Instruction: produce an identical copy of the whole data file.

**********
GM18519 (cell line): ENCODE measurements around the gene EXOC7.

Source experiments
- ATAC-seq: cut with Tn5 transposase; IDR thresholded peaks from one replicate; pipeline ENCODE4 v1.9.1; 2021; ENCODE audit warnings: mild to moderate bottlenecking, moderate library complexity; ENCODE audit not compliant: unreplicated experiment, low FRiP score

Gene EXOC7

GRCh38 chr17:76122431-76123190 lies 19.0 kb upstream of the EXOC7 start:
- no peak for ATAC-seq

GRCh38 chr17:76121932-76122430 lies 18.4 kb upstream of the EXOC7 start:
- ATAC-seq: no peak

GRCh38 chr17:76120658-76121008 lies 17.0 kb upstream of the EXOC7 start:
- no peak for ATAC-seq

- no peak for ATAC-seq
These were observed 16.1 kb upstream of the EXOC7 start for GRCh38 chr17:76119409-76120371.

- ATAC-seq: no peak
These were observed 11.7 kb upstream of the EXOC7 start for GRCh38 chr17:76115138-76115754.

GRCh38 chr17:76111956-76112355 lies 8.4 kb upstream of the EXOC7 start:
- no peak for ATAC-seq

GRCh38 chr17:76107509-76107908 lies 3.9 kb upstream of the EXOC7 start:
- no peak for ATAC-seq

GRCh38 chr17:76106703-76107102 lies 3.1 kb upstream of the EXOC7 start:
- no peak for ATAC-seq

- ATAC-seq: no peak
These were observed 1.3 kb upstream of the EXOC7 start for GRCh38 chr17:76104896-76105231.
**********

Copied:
GM18519 (cell line): ENCODE measurements around the gene EXOC7.

Source experiments
- ATAC-seq: cut with Tn5 transposase; IDR thresholded peaks from one replicate; pipeline ENCODE4 v1.9.1; 2021; ENCODE audit warnings: mild to moderate bottlenecking, moderate library complexity; ENCODE audit not compliant: unreplicated experiment, low FRiP score

Gene EXOC7

GRCh38 chr17:76122431-76123190 lies 19.0 kb upstream of the EXOC7 start:
- no peak for ATAC-seq

GRCh38 chr17:76121932-76122430 lies 18.4 kb upstream of the EXOC7 start:
- ATAC-seq: no peak

GRCh38 chr17:76120658-76121008 lies 17.0 kb upstream of the EXOC7 start:
- no peak for ATAC-seq

- no peak for ATAC-seq
These were observed 16.1 kb upstream of the EXOC7 start for GRCh38 chr17:76119409-76120371.

- ATAC-seq: no peak
These were observed 11.7 kb upstream of the EXOC7 start for GRCh38 chr17:76115138-76115754.

GRCh38 chr17:76111956-76112355 lies 8.4 kb upstream of the EXOC7 start:
- no peak for ATAC-seq

GRCh38 chr17:76107509-76107908 lies 3.9 kb upstream of the EXOC7 start:
- no peak for ATAC-seq

GRCh38 chr17:76106703-76107102 lies 3.1 kb upstream of the EXOC7 start:
- no peak for ATAC-seq

- ATAC-seq: no peak
These were observed 1.3 kb upstream of the EXOC7 start for GRCh38 chr17:76104896-76105231.